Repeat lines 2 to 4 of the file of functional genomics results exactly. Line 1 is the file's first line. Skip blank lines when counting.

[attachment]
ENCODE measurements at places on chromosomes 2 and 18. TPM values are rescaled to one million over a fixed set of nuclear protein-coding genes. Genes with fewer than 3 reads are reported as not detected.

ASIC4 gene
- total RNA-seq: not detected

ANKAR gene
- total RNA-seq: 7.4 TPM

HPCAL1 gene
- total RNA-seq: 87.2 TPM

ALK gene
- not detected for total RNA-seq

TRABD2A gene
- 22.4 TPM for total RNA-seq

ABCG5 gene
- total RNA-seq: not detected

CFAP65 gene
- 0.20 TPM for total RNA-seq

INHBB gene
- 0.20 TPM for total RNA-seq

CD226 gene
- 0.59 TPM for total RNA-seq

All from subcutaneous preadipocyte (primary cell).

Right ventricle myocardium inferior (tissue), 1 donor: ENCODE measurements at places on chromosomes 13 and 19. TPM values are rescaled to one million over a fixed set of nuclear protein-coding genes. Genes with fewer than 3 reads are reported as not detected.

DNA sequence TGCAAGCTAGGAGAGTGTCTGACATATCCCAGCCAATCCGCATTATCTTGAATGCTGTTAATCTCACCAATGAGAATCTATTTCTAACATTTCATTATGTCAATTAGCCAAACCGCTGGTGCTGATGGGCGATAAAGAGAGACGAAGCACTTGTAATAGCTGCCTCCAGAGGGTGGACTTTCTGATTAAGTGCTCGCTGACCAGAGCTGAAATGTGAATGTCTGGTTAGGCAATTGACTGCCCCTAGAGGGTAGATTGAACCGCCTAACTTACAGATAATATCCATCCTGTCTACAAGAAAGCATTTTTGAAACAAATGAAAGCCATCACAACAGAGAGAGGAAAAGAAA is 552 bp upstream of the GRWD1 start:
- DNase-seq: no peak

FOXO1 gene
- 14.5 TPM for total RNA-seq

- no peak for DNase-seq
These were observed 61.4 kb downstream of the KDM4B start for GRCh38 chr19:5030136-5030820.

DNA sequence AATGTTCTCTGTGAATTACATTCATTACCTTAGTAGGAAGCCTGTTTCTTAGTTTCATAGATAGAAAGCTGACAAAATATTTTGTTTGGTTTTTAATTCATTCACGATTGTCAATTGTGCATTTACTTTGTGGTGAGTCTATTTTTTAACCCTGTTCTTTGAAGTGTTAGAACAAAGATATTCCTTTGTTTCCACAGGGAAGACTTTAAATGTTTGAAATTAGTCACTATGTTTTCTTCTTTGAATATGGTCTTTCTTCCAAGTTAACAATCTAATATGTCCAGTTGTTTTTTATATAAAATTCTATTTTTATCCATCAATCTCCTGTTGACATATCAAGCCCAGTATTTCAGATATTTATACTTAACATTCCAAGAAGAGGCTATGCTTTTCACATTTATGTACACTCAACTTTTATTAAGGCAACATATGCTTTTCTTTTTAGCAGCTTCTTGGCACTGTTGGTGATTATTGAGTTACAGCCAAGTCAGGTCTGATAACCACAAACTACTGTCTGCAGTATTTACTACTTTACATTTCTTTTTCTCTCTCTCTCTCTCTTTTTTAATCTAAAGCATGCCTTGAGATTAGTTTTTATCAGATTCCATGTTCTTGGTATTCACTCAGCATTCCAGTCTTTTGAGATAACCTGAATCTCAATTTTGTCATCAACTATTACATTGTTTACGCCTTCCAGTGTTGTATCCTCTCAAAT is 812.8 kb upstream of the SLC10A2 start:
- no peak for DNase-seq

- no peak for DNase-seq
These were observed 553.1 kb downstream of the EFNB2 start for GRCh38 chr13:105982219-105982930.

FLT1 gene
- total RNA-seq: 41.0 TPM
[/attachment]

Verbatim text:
ASIC4 gene
- total RNA-seq: not detected

ANKAR gene